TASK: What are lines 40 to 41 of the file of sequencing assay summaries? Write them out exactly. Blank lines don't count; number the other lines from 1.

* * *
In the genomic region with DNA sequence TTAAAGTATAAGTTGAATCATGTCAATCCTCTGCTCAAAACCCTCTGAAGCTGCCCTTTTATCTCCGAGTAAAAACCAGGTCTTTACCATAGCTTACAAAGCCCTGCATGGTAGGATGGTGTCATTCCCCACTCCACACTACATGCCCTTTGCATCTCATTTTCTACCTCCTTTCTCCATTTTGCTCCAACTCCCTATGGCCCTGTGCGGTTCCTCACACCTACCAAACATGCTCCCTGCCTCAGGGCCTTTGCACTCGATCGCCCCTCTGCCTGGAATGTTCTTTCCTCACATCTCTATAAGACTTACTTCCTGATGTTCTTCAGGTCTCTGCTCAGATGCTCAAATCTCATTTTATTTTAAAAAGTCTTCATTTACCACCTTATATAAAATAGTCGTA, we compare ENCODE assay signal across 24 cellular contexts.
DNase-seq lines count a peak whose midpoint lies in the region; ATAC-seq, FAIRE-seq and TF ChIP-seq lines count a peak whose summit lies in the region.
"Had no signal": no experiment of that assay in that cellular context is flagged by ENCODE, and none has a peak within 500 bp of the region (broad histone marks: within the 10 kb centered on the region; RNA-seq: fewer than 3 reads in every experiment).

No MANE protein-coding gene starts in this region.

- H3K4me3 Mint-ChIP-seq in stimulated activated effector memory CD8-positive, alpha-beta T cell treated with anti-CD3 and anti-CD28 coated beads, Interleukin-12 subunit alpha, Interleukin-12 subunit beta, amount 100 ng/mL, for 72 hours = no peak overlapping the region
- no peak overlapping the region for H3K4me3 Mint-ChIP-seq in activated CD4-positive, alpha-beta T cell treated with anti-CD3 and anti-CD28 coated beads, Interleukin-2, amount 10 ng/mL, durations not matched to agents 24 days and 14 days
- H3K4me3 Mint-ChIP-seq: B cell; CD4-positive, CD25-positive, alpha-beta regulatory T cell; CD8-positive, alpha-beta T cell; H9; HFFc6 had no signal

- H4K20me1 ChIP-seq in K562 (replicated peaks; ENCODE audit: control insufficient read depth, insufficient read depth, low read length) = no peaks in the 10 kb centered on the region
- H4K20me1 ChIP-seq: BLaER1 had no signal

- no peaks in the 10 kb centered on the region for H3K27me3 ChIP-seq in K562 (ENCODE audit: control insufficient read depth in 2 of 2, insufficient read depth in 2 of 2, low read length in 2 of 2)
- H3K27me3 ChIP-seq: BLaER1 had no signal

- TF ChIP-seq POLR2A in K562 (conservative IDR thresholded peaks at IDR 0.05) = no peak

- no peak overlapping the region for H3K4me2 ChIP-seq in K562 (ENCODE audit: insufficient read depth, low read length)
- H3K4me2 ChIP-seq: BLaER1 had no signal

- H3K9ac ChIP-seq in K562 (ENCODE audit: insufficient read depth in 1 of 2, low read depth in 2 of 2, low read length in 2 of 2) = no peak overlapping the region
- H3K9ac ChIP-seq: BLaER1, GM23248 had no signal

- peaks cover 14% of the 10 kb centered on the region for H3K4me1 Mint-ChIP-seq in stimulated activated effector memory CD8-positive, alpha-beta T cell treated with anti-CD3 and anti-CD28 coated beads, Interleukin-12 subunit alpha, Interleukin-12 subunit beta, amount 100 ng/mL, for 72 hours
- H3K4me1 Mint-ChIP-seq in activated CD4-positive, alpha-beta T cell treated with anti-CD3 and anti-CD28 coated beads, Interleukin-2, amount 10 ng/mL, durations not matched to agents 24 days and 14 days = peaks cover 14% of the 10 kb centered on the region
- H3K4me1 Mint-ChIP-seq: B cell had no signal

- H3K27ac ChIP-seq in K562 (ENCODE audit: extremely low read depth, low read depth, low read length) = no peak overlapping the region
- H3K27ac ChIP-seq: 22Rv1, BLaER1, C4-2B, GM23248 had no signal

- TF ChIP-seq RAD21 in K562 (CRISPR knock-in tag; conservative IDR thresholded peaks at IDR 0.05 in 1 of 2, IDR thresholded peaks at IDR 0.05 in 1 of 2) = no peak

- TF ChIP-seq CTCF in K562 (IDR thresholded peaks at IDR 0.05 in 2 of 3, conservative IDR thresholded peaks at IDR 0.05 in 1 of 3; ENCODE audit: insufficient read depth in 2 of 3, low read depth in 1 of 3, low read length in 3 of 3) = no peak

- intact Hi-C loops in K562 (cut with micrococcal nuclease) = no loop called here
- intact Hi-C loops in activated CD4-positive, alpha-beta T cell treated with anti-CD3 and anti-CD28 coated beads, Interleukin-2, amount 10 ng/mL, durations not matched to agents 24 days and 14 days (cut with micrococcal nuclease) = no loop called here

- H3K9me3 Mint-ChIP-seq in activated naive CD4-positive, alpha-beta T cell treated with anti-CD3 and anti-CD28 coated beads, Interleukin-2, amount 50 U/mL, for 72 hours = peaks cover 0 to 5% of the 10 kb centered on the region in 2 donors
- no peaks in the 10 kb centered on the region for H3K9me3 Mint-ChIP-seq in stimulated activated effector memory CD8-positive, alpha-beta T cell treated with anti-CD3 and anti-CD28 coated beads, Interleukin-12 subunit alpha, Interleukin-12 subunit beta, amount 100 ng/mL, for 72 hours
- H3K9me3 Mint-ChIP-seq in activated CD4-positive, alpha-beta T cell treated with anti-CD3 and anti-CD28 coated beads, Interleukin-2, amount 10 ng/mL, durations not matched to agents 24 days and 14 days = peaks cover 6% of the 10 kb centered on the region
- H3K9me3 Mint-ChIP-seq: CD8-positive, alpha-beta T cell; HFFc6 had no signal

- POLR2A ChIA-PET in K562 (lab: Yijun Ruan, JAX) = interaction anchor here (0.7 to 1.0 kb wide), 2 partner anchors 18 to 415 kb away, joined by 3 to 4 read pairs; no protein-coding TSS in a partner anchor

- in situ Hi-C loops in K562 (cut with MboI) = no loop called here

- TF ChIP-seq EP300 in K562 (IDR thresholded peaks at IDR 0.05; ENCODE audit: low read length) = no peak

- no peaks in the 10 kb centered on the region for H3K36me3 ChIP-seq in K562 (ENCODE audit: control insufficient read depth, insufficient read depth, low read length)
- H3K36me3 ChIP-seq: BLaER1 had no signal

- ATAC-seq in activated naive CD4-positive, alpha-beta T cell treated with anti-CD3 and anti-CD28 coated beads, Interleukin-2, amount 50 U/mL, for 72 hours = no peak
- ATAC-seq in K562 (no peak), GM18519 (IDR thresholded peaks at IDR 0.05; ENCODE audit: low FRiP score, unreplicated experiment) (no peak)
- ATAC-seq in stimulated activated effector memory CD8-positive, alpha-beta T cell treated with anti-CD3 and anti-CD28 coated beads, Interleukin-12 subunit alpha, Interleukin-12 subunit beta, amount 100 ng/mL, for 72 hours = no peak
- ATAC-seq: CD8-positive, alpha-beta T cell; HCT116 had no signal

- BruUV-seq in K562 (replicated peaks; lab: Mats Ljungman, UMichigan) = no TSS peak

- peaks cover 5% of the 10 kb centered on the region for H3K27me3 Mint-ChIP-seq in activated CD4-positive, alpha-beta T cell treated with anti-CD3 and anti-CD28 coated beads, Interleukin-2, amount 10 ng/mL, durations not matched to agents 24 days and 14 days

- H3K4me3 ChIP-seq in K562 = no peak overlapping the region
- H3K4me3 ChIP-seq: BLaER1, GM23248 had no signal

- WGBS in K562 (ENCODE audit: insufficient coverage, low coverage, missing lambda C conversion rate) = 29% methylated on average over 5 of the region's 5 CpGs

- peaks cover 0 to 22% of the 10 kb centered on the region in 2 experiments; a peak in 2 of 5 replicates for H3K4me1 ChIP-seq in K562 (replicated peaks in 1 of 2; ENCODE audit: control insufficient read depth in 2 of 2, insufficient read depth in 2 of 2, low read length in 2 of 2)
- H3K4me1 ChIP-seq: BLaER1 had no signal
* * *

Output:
- peaks cover 5% of the 10 kb centered on the region for H3K27me3 Mint-ChIP-seq in activated CD4-positive, alpha-beta T cell treated with anti-CD3 and anti-CD28 coated beads, Interleukin-2, amount 10 ng/mL, durations not matched to agents 24 days and 14 days

- H3K4me3 ChIP-seq in K562 = no peak overlapping the region